Jacquelyn Flesner March 01, 2013 at 02:12 PM
Thank you for your comment, Kathy! Extending Grace, Jacquelyn
Jacquelyn Flesner March 01, 2013 at 02:13 PM
Thank you for your persistent concern, Roger. I have intentionally chose the word JOY as opposed to HAPPPY and do not find that I have "mixed them" in my statement, although I can respect that you may see it differently. There are multiple definitions for each word, and some would even define them as being interchangeable. In fact, Merriam-Webster defines JOY as "a state of happiness," so according to many liguistic experts, you may, in fact, be squabbling over semantics as the terms are often interchangeable. As for my personal perspective, I find JOY to be in agreement with the fifth definition for JOY according to Dictionary.com which defines the word "to feel glad; to rejoice," and in agreement with the second definition according the The Free Dictionary which translates as "the object of satisfaction." I find HAPPINESS to often be fleeting, yet in those instances when I may feel unHAPPY, I choose to be satisfied (content) and to REJOICE that there is greater good being accomplished somewhere of which I may be unaware. My earthly plan for life leads me to be HAPPY or unHAPPY, yet my knowledge of a Plan much greater than mine is what guides me to be JOYFUL in all things. Hope that helps you to better understand my perspective and hopefully to respect it even if it may differ from yours. Grateful for your comment, Roger! Extending Grace, Jacquelyn
Outraged Citizen March 01, 2013 at 05:34 PM
This blog entry is the worst kind of pop psychology. It also presumes a proposition that is fundamentally flawed. Our etiquette trainer would have us believe it’s as simple as positive thinking. If one chooses joy, no matter the situation, this choice lifts one up from the doldrums with the side benefit of politeness. Our etiquette trainer also teaches us that polite people are inherently joyful. Given these scenarios, why would anyone not choose joy or to be polite? Here’s where I believe our etiquette trainer runs afoul. Our etiquette trainer posits that anyone is “quite often” free to choose joy at any moment in time. This must also include those with clinical depression. How weak these individuals must be to face a challenge and not choose joy. There are many more factors at play to how we react to things than this supposed simple “choice.” Second, our etiquette trainer ties politeness to joy. This posits that polite people must choose joy – as stated in the title. Logically, this statement does not stand on merit as it assumes that those mentioned above that do not choose to be joyful cannot be polite. Can we honestly make that broad of a statement?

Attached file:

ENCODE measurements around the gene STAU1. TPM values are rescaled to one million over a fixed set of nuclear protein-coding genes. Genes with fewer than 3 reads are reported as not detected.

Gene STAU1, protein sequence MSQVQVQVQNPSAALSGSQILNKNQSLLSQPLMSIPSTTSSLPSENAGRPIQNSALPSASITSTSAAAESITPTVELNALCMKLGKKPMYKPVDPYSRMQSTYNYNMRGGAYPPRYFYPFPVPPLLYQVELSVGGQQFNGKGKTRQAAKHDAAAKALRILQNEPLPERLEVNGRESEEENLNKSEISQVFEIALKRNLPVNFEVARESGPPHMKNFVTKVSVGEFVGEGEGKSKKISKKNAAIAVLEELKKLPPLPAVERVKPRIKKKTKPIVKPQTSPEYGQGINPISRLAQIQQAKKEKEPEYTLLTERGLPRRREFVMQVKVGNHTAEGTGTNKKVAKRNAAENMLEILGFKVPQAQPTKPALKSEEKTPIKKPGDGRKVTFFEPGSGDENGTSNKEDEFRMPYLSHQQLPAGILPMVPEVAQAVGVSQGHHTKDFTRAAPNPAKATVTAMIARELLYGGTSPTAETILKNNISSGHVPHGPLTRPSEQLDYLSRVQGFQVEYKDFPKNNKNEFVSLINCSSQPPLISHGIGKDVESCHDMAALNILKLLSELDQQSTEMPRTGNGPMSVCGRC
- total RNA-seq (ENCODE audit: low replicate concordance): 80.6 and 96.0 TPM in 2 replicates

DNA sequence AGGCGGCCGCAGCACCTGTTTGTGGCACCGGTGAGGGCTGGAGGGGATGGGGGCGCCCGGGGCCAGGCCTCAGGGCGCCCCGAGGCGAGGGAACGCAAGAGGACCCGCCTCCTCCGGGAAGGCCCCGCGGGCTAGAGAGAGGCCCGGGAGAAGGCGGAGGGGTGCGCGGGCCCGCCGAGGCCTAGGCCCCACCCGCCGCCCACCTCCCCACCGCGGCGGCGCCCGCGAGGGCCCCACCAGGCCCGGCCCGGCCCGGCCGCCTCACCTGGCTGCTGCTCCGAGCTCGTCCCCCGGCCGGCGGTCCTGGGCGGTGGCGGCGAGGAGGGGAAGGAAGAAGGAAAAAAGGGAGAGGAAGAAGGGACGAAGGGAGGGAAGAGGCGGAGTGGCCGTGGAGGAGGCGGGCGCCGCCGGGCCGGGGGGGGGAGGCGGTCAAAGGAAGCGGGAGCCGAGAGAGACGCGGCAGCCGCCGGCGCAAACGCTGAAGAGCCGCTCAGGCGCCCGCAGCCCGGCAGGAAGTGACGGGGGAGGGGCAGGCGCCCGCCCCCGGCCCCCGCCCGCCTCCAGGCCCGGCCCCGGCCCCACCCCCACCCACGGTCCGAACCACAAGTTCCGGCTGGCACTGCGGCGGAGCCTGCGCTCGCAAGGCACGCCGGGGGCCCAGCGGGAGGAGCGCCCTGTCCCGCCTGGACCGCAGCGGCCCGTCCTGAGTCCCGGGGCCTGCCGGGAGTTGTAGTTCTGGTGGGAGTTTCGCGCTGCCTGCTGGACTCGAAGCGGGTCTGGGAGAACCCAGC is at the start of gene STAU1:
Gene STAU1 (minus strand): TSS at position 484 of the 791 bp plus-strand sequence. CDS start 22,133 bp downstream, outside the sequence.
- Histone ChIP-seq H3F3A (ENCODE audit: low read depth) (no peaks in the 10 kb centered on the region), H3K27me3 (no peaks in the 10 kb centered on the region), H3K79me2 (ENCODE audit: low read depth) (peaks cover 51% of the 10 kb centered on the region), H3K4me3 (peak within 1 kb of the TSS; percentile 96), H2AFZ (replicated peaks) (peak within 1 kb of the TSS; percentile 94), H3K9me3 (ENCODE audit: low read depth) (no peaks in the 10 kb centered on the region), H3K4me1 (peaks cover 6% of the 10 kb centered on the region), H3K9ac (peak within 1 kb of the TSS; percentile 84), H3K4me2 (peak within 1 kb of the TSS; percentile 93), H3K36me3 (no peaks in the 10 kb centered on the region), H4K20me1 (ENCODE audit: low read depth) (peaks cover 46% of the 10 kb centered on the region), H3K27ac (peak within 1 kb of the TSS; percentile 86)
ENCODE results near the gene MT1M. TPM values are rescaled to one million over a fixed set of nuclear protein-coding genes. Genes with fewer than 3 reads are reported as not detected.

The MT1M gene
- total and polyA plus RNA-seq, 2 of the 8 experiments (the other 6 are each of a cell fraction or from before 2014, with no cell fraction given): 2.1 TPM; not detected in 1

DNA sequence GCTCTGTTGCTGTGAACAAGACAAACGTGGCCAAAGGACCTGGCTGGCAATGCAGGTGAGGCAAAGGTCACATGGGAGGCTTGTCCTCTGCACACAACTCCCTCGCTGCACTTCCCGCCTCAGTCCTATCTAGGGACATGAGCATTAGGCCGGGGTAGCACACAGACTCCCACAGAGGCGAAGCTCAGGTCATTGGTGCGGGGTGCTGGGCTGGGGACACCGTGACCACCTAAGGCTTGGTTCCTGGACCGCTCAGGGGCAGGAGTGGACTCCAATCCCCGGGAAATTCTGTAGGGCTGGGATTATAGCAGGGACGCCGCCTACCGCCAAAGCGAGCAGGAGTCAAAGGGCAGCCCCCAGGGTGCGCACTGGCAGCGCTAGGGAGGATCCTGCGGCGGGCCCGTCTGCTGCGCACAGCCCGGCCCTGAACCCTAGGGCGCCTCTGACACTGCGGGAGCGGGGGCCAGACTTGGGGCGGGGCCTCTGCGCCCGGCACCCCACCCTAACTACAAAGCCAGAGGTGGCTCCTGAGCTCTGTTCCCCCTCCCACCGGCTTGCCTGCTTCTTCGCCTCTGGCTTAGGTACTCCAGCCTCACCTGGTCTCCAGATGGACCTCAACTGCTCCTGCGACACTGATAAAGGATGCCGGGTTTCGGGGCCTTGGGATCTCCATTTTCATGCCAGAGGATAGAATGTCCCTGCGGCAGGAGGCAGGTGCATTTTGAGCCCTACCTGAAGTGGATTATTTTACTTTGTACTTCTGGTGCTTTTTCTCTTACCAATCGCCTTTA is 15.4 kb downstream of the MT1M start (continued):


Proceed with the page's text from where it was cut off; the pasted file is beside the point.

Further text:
Mike Jones March 01, 2013 at 05:45 PM
I'm choosing joy today.
Erin Faulk March 01, 2013 at 05:48 PM
Joy for me, too. Have a great weekend, everyone!
Amanda Gillooly March 01, 2013 at 06:03 PM
Outraged, what is the advantage of being miserable? Is that what you are advocating?
Outraged Citizen March 01, 2013 at 06:40 PM